November 18, 2020 - Issue: Vol. 166, No. 196 — Daily Edition116th Congress (2019 - 2020) - 2nd Session
STATEMENTS ON INTRODUCED BILLS AND JOINT RESOLUTIONS; Congressional Record Vol. 166, No. 196
(Senate - November 18, 2020)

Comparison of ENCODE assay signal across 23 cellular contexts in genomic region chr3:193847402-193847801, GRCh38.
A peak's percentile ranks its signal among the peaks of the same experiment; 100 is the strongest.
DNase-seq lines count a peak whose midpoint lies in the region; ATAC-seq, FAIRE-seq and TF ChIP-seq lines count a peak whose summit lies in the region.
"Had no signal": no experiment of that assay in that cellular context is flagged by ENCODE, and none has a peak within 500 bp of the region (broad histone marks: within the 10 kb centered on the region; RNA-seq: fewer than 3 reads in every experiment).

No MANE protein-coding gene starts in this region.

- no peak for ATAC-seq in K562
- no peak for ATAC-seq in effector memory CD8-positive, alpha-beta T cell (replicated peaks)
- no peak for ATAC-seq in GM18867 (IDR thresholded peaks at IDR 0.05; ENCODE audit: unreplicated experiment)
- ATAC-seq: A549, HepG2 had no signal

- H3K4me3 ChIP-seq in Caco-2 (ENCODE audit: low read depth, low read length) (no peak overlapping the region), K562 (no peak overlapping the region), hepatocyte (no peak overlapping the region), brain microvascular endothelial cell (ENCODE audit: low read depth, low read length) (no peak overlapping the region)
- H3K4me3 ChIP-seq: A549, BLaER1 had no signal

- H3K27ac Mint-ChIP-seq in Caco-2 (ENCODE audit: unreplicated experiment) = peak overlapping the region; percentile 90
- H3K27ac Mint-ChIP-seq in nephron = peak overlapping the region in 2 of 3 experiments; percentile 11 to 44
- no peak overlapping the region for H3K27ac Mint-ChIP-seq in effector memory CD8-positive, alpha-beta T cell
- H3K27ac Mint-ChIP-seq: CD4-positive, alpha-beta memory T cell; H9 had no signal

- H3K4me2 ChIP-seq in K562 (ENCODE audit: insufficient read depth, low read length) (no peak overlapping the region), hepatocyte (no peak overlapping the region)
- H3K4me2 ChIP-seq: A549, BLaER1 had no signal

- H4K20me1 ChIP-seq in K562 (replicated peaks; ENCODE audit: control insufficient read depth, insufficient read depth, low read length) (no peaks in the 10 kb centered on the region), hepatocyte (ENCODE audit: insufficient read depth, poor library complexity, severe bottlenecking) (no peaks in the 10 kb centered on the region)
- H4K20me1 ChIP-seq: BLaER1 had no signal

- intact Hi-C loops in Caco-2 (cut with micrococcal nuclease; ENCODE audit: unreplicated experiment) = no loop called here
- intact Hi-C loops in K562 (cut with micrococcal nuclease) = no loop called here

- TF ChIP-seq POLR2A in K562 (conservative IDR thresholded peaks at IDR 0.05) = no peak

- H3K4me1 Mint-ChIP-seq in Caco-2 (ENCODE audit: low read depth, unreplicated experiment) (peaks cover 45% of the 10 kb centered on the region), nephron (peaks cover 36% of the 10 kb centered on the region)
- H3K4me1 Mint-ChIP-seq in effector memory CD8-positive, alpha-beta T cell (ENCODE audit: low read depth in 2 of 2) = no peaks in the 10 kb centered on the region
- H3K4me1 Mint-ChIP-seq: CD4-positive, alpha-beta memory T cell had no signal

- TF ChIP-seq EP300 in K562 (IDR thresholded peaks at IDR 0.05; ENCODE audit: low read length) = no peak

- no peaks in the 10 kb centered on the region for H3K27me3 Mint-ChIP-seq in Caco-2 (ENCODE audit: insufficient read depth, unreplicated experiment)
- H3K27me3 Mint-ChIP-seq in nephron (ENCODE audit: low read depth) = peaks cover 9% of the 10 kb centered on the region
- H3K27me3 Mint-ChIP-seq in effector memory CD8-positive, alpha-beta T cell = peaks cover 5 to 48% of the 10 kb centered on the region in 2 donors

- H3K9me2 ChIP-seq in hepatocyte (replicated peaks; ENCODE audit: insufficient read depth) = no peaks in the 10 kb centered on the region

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[Pages S7078-S7079] From the Congressional Record Online through the Government Publishing Office [www.gpo.gov] STATEMENTS ON INTRODUCED BILLS AND JOINT RESOLUTIONS By Mr. CARPER (for himself, Mrs. Feinstein, Mr. Tester, Mr. Heinrich, and Ms. Warren): S. 4914. A bill to amend title 23, United States Code, to establish a grant program for transportation projects to improve Tribal health, well-being, and youth safety, and for other purposes; to the Committee on Indian Affairs. Mr. CARPER. Mr. President, I today I am introducing legislation that aims to reduce traffic-related pedestrian fatalities in Native American communities while also improving public health and quality of life. First, let's be clear. Everyone in this country deserves reliable options to travel safely from one place to another. Everyone deserves roads that connect us to each other and expand our horizons. But the sad truth is that not everyone in this country has safe, reliable roads that foster connections and expand horizons. That is especially true in Native American communities. The adverse statistics surrounding the safety and health of Indigenous peoples are staggering. Vehicle-related unintentional injury is the No. 1 cause of death among American Indians and Alaska Natives aged 1 through 44. It is also the third overall cause of death for all American Indians and Alaska Natives, of any age or gender. While unsafe roadways put lives at risk, inadequate or unreliable transportation options create obstacles for everyday life, making it more difficult to simply access healthy groceries, schools, quality health care, emergency services and economic opportunities. Immobility for individuals within Indian Country reinforces barriers to education, quality healthcare, and economic opportunity. Meanwhile, Native American communities face disproportionately higher prevalence of diabetes and other heart disease. In fact, American Indian and Alaska Natives are more than twice more likely than non- Hispanic White Americans to die from diabetes. Cardiovascular disease is the primary cause of mortalities for Native Americans under the age of 65. While exercise can help to lower the risks associated with chronic heart disease, throughout Indian Country, there are few safe options for walking, running and bicycling. The sad truth is that decades of Federal underinvestment in transportation infrastructure has contributed to disproportionately higher rates of road traffic fatalities and poor public health outcomes in Indian Country. Unsafe, unreliable and inadequate transportation infrastructure is exacerbating a public safety crisis, worsening public health, and degrading quality of life. Investments in infrastructure that improve safety and expand opportunity for nonmotorized forms of transportation--such as sidewalks, bicycle infrastructure, and pedestrian and bicycle signals-- can help to prevent more road traffic fatalities and also combat the prevalence of chronic health disparities that exist throughout Native American communities. To that end, the Promoting Access to Tribal Health, Wellbeing and Youth Safety Act would create a new grant program at the U.S. Department of Transportation to dedicate new resources for pedestrian-related infrastructure and improve pedestrian infrastructure throughout Indian Country. The legislation will also authorize $25 million annually for these critical projects. By improving pedestrian infrastructure across Tribal communities, we can save lives while improving health outcomes and quality of life in Tribal communities. I would like to thank my colleagues, Senator Feinstein, Senator Tester, Senator Heinrich, and Senator Warren, for joining me to introduce this legislation. As we celebrate National Native American Heritage Month, I look forward to working with my colleagues on this issue. Together we can improve the safety and health of Indigenous peoples across the Nation. ______ By Ms. HIRONO: S. 4915. A bill to establish the Servicemembers and Veterans Initiative within the Civil Rights Division of the Department of Justice, and for other purposes; to the Committee on the Judiciary. Ms. HIRONO. Mr. President, I rise today to introduce the Servicemembers and Veterans Initiative Act. This legislation would formally establish the Servicemembers and Veterans Initiative--or SVI-- within the Civil Rights Division of the Department of Justice, DOJ. While the SVI was created in 2015 as an initiative within the DOJ, this legislation is needed to give the initiative authorization to protect the legal interests of servicemembers, veterans, and their families. I thank Representative Escobar and Representative Taylor for introducing this important legislation in the U.S. House of Representatives. Our Nation owes a tremendous debt to our servicemembers, veterans, and military families for the sacrifices they make to protect our freedoms. Deployment can seriously compromise a servicemember's ability to meet obligations back home and protect their legal interests. Servicemembers and [[Page S7079]] their families have been charged unlawful lease termination fees when they receive permanent change of station or deployment orders. While deployed overseas, some have been denied voting rights, while others have had their property unlawfully sold. Members of the Reserve forces and the National Guard have been unjustly discriminated against and denied employment because of their military service. Servicemembers, veterans, and their families continue to be targeted by financial scams and fraud schemes. They deserve better than this, and we must ensure that our government protects their civil rights during deployment, transition back home, and as they settle into their civilian lives. The DOJ recognized that, while there are laws on the books to protect servicemembers, veterans, and their families, more is needed to be done by the Federal Government to improve education about what those laws are and what rights they protect and to increase Federal enforcement actions to ensure those rights are protected. To that end, the DOJ announced the creation of the SVI to further its efforts to enforce statutes that protect the civil rights of servicemembers, veterans, and their families. The SVI works closely with the Department of Defense, Department of Veterans Affairs, and the Judge Advocate General offices at military installations to educate servicemembers, veterans, and military families about their rights and how to report abuse. It also serves as a resource for anyone looking to obtain legal assistance and legal practitioners seeking information. Through the work of the SVI, the Department of Justice has brought a number of successful claims, including one against the city and county of Honolulu in February 2018 for illegally auctioning cars belonging to servicemembers. DOJ launched an investigation into the city's actions after receiving information from a military legal assistance officer and two Navy legal assistance attorneys that Honolulu had on at least three occasions failed to obtain court orders before auctioning cars belonging to servicemembers while those servicemembers were deployed aboard U.S. Navy ships. The city had violated the Servicemembers Civil Relief Act, SCRA, by denying these servicemembers their right to obtain a court's review of whether the auction of their vehicles should be delayed or adjusted to account for their military service. The settlement that DOJ reached with Honolulu mandated that the city ensure servicemembers receive notice that their car has been taken into custody and that the city obtain a court order or SCRA waiver prior to auctioning a car owned by an Active Duty servicemember. The Servicemembers and Veterans Initiative Act recognizes the work this initiative has carried out on behalf of servicemembers, veterans, and military families in Hawaii and across the Nation by making it permanent within the DOJ. This bill also tasks the initiative with serving as legal and policy advisor to the Attorney General, and liaison between the DOJ and military departments. The SVI is further tasked with coordinating prosecution of fraud that targets servicemembers and their families and enforcing Federal laws to protect servicemembers and veterans. I call on my colleagues in the Senate to support the DOJ's efforts to defend the rights of those who protect our country by swiftly passing the Servicemembers and Veterans Initiative Act during the 116th Congress. ____________________